Eric Mack and Ashlynn Browning come at abstraction from different angles. The exhibition “Surfaces + Structures,” on view at Whitespace gallery through March 29, teases out parallels in the two artist’s practices, while allowing them to remain decidedly distinct. In concert with each other, the two bodies of work begin to speak to the way in which forms grow, move, and multiply, either in fields of textured and fractured shapes or in cumbersome yet self-assured forms that establish themselves in fits and starts.
The present show finds Eric Mack, an Atlanta native recently returned from New York, continuing an ongoing investigation of the visual rhythms that underlie day-to-day life. Maintaining an autobiographical practice, the artist indexes particular moments and movements in his life. This body of work, which comprises two large mixed-media canvases and six diminutive works on paper, responds to the artist’s recent travels in Europe. Tossing together a host of influences, the work references Dada collage, Bauhaus design, and constructivist abstraction.
Mack’s larger pieces are dense and expansive and all about forms, spontaneous and self-generating. All over, shards of text, partial patterns, and architectural vignettes jut out into space, grinding against one another or lurching over airier, paint-spattered chasms. The works are cohesive in a color sense, almost to a fault. Individual colors tend to cross-pollinate and evenly distribute themselves, lending some works a flat quality despite shifts in scale. While the larger works tend toward opulence, the works on paper offer more pointed meditations. Without sacrificing the signature wildness of his work, they afford some space for particular visual ideas to play out and resonate.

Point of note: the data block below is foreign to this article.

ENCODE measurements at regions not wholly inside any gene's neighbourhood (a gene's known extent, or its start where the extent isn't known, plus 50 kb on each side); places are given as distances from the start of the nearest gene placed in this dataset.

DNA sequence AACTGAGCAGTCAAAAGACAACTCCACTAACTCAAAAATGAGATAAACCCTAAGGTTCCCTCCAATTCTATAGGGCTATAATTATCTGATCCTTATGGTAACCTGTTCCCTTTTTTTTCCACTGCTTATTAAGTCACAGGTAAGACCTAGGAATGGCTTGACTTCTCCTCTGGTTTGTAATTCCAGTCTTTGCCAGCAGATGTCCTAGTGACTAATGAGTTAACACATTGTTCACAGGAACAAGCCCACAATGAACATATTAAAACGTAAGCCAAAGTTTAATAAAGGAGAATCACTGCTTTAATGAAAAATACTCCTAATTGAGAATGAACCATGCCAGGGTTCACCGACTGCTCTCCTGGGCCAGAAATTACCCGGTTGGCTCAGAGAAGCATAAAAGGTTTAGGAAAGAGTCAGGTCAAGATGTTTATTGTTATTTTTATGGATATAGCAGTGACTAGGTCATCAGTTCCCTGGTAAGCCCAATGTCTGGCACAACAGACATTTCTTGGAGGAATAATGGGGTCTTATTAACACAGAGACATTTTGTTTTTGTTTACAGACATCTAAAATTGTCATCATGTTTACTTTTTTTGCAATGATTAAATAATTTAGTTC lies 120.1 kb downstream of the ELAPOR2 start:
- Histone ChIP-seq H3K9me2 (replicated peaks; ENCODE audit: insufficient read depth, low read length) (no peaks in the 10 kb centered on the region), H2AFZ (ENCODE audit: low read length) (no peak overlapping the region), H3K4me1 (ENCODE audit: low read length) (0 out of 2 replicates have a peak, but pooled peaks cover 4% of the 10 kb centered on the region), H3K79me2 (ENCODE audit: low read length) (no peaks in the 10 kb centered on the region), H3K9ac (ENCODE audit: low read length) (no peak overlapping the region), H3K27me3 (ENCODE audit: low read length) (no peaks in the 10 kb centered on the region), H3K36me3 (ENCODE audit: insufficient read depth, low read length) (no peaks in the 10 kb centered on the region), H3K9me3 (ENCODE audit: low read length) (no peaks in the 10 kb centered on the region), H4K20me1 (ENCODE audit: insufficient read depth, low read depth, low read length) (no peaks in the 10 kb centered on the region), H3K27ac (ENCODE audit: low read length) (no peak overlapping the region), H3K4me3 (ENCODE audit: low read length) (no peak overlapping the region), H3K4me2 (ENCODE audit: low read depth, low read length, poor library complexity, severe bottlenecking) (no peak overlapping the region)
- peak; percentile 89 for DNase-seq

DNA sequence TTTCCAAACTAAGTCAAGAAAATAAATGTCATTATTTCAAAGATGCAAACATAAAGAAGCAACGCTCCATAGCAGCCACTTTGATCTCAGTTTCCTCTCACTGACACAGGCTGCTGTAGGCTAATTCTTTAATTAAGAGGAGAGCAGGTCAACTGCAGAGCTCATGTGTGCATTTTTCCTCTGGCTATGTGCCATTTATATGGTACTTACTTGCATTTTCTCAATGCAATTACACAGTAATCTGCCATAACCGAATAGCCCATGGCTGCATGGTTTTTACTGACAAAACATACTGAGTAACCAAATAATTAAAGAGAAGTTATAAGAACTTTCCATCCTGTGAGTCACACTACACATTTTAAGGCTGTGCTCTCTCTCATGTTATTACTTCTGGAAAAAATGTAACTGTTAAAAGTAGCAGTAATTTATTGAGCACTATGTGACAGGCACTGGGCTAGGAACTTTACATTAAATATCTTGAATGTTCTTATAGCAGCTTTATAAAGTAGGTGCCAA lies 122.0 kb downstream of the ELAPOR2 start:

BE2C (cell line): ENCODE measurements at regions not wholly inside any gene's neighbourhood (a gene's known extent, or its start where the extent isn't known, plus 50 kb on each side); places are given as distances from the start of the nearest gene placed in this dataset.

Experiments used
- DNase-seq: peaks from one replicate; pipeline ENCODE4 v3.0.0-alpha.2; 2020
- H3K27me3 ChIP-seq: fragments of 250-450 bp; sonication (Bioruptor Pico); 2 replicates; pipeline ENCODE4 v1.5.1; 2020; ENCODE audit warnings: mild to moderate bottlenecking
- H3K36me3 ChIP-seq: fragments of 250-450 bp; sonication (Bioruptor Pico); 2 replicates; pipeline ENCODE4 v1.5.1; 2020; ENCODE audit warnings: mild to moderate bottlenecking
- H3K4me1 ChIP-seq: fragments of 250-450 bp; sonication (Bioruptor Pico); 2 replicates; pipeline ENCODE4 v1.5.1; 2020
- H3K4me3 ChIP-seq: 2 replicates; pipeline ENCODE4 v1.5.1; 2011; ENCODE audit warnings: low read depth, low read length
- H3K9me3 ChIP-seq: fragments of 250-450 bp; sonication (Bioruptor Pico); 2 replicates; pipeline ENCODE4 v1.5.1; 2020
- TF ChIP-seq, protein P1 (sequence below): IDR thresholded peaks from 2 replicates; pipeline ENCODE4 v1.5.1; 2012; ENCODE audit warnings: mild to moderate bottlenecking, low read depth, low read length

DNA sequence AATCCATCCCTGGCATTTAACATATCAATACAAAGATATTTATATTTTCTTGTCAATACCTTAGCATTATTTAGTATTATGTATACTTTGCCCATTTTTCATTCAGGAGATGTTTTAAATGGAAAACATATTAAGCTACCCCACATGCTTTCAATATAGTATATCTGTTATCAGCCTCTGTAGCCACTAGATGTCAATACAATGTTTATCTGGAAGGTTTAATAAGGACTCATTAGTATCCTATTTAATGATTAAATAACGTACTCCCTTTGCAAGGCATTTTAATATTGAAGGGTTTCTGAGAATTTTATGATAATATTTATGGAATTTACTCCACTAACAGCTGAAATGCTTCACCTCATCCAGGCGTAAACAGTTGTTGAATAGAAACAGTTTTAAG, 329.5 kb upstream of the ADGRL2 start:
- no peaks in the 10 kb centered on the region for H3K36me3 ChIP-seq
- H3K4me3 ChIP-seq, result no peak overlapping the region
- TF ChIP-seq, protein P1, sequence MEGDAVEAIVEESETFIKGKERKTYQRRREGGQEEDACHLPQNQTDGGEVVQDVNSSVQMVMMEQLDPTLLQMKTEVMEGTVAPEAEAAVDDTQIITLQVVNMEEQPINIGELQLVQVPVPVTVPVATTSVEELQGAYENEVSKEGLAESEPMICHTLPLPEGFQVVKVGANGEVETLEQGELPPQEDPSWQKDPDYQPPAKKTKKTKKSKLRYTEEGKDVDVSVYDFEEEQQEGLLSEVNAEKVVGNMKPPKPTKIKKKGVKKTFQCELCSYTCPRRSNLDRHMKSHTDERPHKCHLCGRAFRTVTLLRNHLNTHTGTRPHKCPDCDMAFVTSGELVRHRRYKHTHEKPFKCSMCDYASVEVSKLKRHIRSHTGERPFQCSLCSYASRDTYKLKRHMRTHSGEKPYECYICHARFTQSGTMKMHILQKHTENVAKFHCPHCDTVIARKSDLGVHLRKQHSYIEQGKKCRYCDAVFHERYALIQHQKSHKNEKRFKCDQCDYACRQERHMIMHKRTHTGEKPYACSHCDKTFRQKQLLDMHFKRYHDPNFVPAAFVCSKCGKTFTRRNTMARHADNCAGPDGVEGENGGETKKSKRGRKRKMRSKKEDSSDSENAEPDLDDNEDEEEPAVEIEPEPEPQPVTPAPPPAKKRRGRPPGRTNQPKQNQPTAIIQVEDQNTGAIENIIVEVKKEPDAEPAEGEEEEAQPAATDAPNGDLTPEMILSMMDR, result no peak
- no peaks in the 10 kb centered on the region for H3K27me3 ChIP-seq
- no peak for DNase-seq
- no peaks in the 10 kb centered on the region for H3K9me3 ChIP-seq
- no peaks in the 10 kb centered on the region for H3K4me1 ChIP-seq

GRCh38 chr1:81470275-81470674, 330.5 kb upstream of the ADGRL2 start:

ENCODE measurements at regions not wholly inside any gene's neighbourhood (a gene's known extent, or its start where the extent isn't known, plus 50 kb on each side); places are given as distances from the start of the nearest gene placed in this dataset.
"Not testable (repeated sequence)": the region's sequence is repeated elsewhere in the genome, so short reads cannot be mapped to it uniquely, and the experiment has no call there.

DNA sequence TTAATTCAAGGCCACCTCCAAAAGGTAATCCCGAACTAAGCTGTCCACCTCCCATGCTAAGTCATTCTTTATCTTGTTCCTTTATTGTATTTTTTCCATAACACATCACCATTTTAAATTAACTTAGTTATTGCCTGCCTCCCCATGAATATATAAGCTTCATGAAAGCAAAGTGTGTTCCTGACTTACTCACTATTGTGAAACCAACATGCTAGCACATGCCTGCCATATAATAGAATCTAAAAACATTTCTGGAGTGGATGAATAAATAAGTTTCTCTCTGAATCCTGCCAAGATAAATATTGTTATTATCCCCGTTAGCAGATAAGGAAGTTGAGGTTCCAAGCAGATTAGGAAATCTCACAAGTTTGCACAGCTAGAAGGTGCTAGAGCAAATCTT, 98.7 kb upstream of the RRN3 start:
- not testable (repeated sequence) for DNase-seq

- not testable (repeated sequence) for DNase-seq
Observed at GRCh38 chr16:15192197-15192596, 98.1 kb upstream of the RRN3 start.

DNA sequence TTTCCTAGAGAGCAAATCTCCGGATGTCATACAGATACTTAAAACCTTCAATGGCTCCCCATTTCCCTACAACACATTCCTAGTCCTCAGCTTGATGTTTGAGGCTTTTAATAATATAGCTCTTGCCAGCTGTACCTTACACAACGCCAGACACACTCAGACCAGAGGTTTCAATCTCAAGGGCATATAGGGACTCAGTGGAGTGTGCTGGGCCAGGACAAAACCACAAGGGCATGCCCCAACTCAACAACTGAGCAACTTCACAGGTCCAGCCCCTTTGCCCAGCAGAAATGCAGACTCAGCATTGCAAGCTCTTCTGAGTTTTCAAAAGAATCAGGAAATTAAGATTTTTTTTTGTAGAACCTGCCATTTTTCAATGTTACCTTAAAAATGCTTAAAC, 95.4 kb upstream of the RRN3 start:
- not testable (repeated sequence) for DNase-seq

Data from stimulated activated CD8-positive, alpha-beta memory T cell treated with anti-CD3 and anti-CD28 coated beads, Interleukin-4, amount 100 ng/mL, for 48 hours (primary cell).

If Mack’s core concern is rhythm, Browning’s is a focused engagement with form. Tumbling and heaving under their own weight, the Raleigh artist’s subjects are abstract bodies imbued with a weird sense of life. Drawing heavily on Philip Guston, whom she references directly in one title, Guston As A Boy (2012), Browning is similarly enchanted with the precarious individuality of particular forms. She knows when a painting is complete “when it has become its own separate entity, one with a sense of dignity and self.” In addition to form, color aids in establishing that sense of self. The works exist in strange color worlds that manage to luminesce despite their pasty, grayed-out palettes. In fact, passages of sludgy grays and browns are more optically active than other more chromatic areas.
Functioning alternately as volumes and windows into other spaces, Browning’s forms struggle toward fractured but emphatic identities. The grounds they are painted on, more filmy than airy, reveal prior stages of development and speak to the history of their struggle.
In both artists’ work, composition in the sense of structure and placement seems less important than processes of growth. Overall, the show is less about the provisional structures that populate the work as it is about generative processes that overflow their boundaries. Works seem to follow either the momentum of a formal progression or the internal inclinations of a form. The notion of following is key, as narrative emerges as a connective thread between the two artists’ work. While Mack’s pieces could be seen as the formal residue of a personal narrative, Browning’s paintings focus less on the author and more on the arc of the forms themselves. Providing for subtle yet productive connections, “Surfaces + Structures” tells a compelling story.